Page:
Post-translational modification is a fundamental biological regulatory mechanism that controls the location and activity of a wide range of proteins. The goal of this proposed study is to elucidate the role of reactive oxygen species (ROS)-induced actin glutathionylation in controlling actin dynamics in neutrophils. In response to inflammatory stimuli, neutrophils migrate from the circulating blood to infected tissues, where they protect their host by phagocytosing, killing, and digesting bacterial and fungal pathogens. The regulation of actin dynamics is pivotal for cellular processes such as cell adhesion, migration, and phagocytosis and thus is crucial for neutrophils to fulfill their roles in innate immunity. Many factors have been implicated in signal-induced actin polymerization, but the essential nature of the potential negative modulators is still poorly understood. We recently reported that NADPH oxidase-dependent physiologically generated ROS negatively regulate actin polymerization in stimulated neutrophils via driving reversible actin glutathionylation. Protein glutathionylation is a dynamic process and the deglutathionylation is tightly regulated by glutaredoxin 1 (Grx1). Reducing actin glutathionylation by over-expressing Grx1 increased F-actin level, while elevating actin glutathionylation by disrupting Grx1 decreased F-actin level. Consistently, disruption of Grx1 impaired neutrophil chemotaxis. Moreover, Grx1-deficient murine neutrophils showed impaired in vivo recruitment to sites of inflammation and reduced bactericidal capability. Together, these results present a novel physiological role for glutaredoxi and ROS-induced reversible actin glutathionylation in regulation of actin dynamics in neutrophils, leading us to hypothesize that ROS-induced actin glutathionylation is a key regulatory mechanism that controls neutrophil function in innate immunity. Our previous study demonstrates that actin glutathionylation plays a critical role and needs to be well regulated in neutrophil chemotaxis. To further understand the role of ROS-induced actin glutathionylation in neutrophil recruitment and function during infection and inflammation, we will continue to elucidate the contribution of Grx1 and actin glutathionylation in regulating actin dynamics in cellular processes other than chemotaxis, including adhesion, phagocytosis, bacterial killing, turning, and signal transduction (Aim I). Moreover, the role of Grx1 in regulating neutrophil trafficking in vivo will be investigated in a murine cremaster muscle model using intravital microscopy (Aim II). Finally. we will directly elucidate the role of Grx1 in innate immunity and host defense in a murine Escherichia coli pneumonia model (Aim III).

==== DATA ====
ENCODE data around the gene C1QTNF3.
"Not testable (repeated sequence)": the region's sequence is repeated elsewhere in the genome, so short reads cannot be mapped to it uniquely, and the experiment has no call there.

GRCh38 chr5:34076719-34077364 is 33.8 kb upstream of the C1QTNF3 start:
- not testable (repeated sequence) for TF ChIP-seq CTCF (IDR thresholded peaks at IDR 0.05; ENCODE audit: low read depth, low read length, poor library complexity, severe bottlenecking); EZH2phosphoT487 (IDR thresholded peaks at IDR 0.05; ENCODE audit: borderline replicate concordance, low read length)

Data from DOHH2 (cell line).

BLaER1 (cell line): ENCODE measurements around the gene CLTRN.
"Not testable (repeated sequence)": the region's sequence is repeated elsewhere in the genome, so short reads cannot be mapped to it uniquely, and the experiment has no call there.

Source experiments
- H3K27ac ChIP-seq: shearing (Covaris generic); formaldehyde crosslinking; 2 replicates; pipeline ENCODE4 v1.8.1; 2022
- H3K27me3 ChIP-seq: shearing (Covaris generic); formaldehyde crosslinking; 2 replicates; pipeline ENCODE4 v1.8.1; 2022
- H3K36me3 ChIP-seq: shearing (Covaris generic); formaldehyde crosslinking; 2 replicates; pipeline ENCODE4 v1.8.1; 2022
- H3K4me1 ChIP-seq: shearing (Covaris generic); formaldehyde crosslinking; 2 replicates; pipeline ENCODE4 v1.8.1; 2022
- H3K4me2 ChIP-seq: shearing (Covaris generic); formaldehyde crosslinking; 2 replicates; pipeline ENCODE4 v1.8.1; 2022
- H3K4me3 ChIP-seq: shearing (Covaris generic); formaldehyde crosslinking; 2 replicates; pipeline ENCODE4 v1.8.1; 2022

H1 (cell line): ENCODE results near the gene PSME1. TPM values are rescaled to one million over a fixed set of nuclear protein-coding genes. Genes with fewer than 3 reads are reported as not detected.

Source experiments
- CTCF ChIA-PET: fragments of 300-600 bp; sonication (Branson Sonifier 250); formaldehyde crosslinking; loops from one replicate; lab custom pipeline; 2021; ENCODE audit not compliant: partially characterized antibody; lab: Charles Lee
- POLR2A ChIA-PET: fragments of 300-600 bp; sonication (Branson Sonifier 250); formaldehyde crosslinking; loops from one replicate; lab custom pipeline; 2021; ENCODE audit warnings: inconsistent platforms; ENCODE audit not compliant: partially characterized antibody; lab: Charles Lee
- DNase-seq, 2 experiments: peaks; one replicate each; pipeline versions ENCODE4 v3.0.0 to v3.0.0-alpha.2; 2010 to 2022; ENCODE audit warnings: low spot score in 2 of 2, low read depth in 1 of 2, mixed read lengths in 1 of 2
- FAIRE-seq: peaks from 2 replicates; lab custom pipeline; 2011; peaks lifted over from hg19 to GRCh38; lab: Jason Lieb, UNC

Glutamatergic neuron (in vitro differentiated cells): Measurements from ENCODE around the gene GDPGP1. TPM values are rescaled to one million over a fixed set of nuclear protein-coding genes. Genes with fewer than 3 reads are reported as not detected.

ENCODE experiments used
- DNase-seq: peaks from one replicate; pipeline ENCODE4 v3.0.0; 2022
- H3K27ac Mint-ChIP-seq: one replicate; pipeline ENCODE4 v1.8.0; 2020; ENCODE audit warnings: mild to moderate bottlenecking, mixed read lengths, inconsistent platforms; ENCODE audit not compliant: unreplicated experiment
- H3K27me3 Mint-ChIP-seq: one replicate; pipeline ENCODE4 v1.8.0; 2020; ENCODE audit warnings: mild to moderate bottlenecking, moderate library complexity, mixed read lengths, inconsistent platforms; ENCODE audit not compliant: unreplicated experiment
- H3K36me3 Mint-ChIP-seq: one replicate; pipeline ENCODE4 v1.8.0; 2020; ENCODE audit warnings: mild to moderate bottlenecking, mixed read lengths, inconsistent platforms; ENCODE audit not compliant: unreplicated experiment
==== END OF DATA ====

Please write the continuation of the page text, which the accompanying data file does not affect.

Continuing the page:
Public Health Relevance

These studies will provide a better understanding of the role of ROS-induced actin glutathionylation in neutrophil recruitment and function in innate immunity and host defense, with the ultimate goal of establishing ROS, glutaredoxin 1, and related pathways as novel therapeutic targets for modulating neutrophil functions. Accordingly, more efficient and effective therapies can be developed to treat a variety of infectious and inflammatory diseases such as acute lung injury, pneumonia, asthma, multiple sclerosis, and rheumatoid arthritis.

Agency
National Institute of Health (NIH)
Institute
National Institute of Allergy and Infectious Diseases (NIAID)
Type
Research Project (R01)
Project #
1R01AI103142-01A1
Application #
8629271
Study Section
Innate Immunity and Inflammation Study Section (III)
Program Officer
Nasseri, M Faraz
Project Start
2014-03-01
Project End
2019-02-28
Budget Start
2014-03-01
Budget End
2015-02-28
Support Year
1
Fiscal Year
2014
Total Cost
$438,542
Indirect Cost
$188,542
Name
Children's Hospital Boston
Department
Type
DUNS #
076593722
City
Boston
State
MA
Country
United States
Zip Code
02115
Luo, Hongbo R (2014) A dual regulator of neutrophil recruitment. Blood 123:1983-5
Loison, Fabien; Zhu, Haiyan; Karatepe, Kutay et al. (2014) Proteinase 3-dependent caspase-3 cleavage modulates neutrophil death and inflammation. J Clin Invest 124:4445-58